The world is preparing to celebrate a New Year once again placed under the sign of Covid-19. Celebrations canceled, music and dancing prohibited … 2022 is also the third year of the pandemic, and contaminations are exploding.
Festivities canceled or severely framed, music prohibited, New Years Eve limited to the family “bubble”: the world is preparing to begin in 2022 a third year of the Covid-19 pandemic, while contaminations are exploding but only timid signs of hope appear.
The past twelve months have seen the arrival of a new US president, dreams of democracy fade from Afghanistan to Burma to Hong Kong and Russia, and the first Olympics without spectators.
But it is the pandemic that has once again ruled the daily lives of most of humanity. More than 5.4 million people have died since the virus was first identified in China in December 2019.
Countless others have been infected, subjected to lockdowns, curfews and a host of tests.
The emergence of the particularly contagious Omicron variant at the end of 2021 pushed the one million daily cases of Covid-19 to exceed for the first time, according to an AFP count.
France in turn announced Thursday evening that Omicron was now the majority on its territory, after a meteoric increase in recent days.
New case records
Britain, the United States and even Australia, which had long been immune from the pandemic, are breaking records of new cases.
However, the distribution of vaccines to around 60% of the world’s population offers a glimmer of hope, although some poor countries still have limited access and a segment of the population remains reluctant to do so.
The Kiribati Islands in the Pacific were the first to celebrate the New Year starting at 10 a.m. GMT.
But from Seoul to Paris or San Francisco, New Year’s celebrations have again been canceled or reduced.
AT Sydney, a city that usually boasts of being the “New Year’s Capital of the World”, crowds were unusually small in the harbor to watch the traditional fireworks display.
Only tens of thousands of spectators were there, while the event usually brings together over a million people.
“I’m just trying to focus on the positive things that happened this year rather than the negative ones,” said Melinda Howard, a 22-year-old medical student who waited outside the Opera House for the show to start.
The celebrations in Rio de Janeiro, which usually bring together three million people on Copacabana Beach, are also maintained.
Reduced official events
As in Times Square in New York, official events will be reduced, but large crowds are still expected.
“People only want one thing, to get out of their homes, to celebrate life after a pandemic that has forced everyone to lock themselves up,” said Francisco Rodrigues, 45, a server at Copacabana.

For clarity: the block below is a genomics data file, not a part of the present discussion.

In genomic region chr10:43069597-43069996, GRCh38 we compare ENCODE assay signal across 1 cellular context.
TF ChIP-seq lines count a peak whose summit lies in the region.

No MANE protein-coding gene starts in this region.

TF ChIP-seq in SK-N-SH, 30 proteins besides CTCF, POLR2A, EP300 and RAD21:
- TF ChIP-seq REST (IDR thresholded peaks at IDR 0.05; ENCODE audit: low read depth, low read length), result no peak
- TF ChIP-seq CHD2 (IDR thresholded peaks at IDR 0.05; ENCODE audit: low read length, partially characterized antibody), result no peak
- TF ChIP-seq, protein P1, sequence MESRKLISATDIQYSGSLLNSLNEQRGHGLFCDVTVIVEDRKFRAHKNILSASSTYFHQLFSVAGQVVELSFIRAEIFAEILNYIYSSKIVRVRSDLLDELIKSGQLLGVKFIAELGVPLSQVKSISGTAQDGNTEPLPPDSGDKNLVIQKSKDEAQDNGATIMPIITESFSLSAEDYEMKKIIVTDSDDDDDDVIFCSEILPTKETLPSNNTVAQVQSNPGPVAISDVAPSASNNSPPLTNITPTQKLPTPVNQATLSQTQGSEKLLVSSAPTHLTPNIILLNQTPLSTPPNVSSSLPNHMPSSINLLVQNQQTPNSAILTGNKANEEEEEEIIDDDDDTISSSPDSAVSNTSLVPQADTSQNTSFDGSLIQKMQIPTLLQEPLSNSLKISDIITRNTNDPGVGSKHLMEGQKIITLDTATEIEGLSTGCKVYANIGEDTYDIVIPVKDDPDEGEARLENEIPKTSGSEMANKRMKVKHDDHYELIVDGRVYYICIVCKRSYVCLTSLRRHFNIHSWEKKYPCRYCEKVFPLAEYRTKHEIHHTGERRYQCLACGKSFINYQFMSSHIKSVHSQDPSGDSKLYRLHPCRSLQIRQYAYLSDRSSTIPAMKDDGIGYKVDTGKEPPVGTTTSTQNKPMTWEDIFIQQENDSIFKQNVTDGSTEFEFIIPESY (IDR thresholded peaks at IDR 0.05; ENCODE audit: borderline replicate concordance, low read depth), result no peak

Some Brazilians are more dubious, in a country where the pandemic has killed nearly 619,000 people, the worst death toll in the world after that of the United States.
The Tunisian government for its part announced at the last moment the cancellation of the festivities in Tunis “in view of the development of the epidemic situation”.
In the United Arab Emirates, Dubai is still planning a fireworks display at Burj Khalifa, the tallest tower in the world with its 828 meters, and the emirate of Ras Al-Khaimah will once again try to break the world record for the largest fire in the world. ‘artifice.
In South Africa, the first country to report the new variant at the end of November, the nighttime curfew in effect for 21 months and which had been reduced to times between midnight and 4 a.m. was lifted on the eve of the celebrations. for the new Year. Wearing a mask remains compulsory in public spaces and gatherings remain limited (1,000 people outside, 2,000 inside).
During the past year, many countries, particularly in the West, have hesitated to reinstate the drastic measures of 2020, in order to avoid another economic recession. But 2021 nonetheless saw an increase in protests against the restrictions in Europe and beyond, while a minority still hesitated to be vaccinated, raising fears about how the pandemic could end without the spread of disease. vaccination rate.
Experts hope that the year 2022 will mark a new, less deadly phase of the pandemic. But the World Health Organization foresees trying months ahead.
WHO chief Tedros Adhanom Ghebreyesus said he feared “that the more transmissible Omicron circulating at the same time as Delta will cause a tsunami of cases” and “immense pressure on exhausted caregivers and health systems in the world. edge of collapse “.
The year 2021 also ends with a rise in geopolitical tensions, including in Europe with the threat of Russian intervention in Ukraine.
“We have firmly and constantly defended our national interests, the security of our country and our citizens,” said President Vladimir Putin in his televised greetings, already broadcast in the far east of the country, more than 20 years after s ‘to be engaged in exercise for the first time.
He mentioned the Covid-19 epidemic, without citing the figure of more than 600,000 deaths established the day before by the national statistics agency – twice the figure communicated by the government – which places the country among the most bruised in the world.
Finally, the announcement in the UK, with over 15 ° C recorded in the northeast, of the hottest New Year’s Eve on record in the country, recalled another concern of 2021, which will persist in the news. year: climate change.